Adam Withrington: It is time to stop selling beer like it's perfume

Related tags Advertising Marketing Carling

I just picked the latest issue of Marketing magazine. On its opinion page it asks four "experts" from its Marketing Society Forum whether "lager...

I just picked the latest issue of Marketing magazine. On its opinion page it asks four "experts" from its Marketing Society Forum whether "lager drinks care about the provenance of their beer?"

For those who don't know, Coors Brewers is running a new marketing campaign focusing on the ingredients and provenance of its flagship brand Carling.

Three of the forum were highly dismissive - one demonstrating a particularly unimpressive knowledge of his subject matter.

David Haseler strategy director for Smith & Milton decided that laddish drinkers of Carling are not interested in local provenance.

"The real story for Carling is that is is the one and only great British lager. Forget this middle-class obsession with provenance and get back to your roots."

Well all I can say is I pray that David is not strategising for your brands at the moment. Because he is obviously not aware that Carling's roots stem quite clearly back to Canada and the brand is owned by North American super brewer Molson Coors. Still they do speak English there I suppose…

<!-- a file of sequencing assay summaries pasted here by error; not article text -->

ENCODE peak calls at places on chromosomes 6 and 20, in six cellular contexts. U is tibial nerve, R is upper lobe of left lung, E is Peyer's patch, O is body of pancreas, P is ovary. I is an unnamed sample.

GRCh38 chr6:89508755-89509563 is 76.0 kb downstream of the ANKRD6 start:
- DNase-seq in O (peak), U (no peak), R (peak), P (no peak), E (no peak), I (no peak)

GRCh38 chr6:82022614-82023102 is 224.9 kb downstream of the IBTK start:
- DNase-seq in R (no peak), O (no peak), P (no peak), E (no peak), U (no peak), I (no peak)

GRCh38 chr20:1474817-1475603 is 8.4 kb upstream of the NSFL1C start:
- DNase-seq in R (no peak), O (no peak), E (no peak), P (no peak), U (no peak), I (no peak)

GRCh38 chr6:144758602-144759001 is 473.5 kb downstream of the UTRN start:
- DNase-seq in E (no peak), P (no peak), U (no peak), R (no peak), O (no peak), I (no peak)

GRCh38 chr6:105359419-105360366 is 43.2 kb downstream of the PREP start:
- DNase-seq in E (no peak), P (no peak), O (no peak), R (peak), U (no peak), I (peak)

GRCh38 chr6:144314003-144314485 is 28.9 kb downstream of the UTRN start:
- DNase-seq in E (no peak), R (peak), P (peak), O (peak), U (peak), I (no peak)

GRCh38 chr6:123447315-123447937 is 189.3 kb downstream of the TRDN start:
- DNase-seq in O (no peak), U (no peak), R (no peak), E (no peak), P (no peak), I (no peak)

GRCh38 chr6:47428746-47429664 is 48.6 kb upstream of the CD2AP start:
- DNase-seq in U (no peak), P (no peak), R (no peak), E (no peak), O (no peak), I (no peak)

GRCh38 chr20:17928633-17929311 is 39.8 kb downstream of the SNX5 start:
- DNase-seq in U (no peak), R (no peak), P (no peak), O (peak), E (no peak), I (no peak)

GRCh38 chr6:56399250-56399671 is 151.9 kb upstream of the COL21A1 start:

Anyway I digress…

The general view of the marketers and one held by many other people is that drinkers of Carling couldn't give a stuff about the ingredients or where the barley comes from.

Do you know what? I think they are wrong. It is a bloody refreshing idea.

For years now this industry has been selling beer like it's perfume; like it's a fashion product. And sales have run accordingly - spiking and falling all over the place. One minute one brand is flavour of the month, the next it is the punch line to a joke, so low have its fortunes tumbled.

And all this results in is a culture of big brewers stealing tiny amounts of market share from each other - rather than growing the category.

The one major lager brand that saw slow, steady and enviable growth for years was Stella Artois. And that brand focused for two decades on provenance and quality. And when it moved away from that and engaged in a price war with the rest of its competitors so its stock fell.

Shouldn't this all be telling us something? Sales of beer continue to slide, no matter how clever a marketing campaign or brilliantly funny or sexy the advertising campaign. It is time to do something different.

My head was turned last week by advertising unveiled by Wells & Young's for Young's bitter. Displaying a field of barley, the strapline to the advert read: "We've travelled far and wide to find the best barley in the world. Turns out it's in Norfolk."

Perhaps Carling and Young's are onto something. Taking this tack might actually be the first step in the move towards creating a better image for beer.

Related topics Beer

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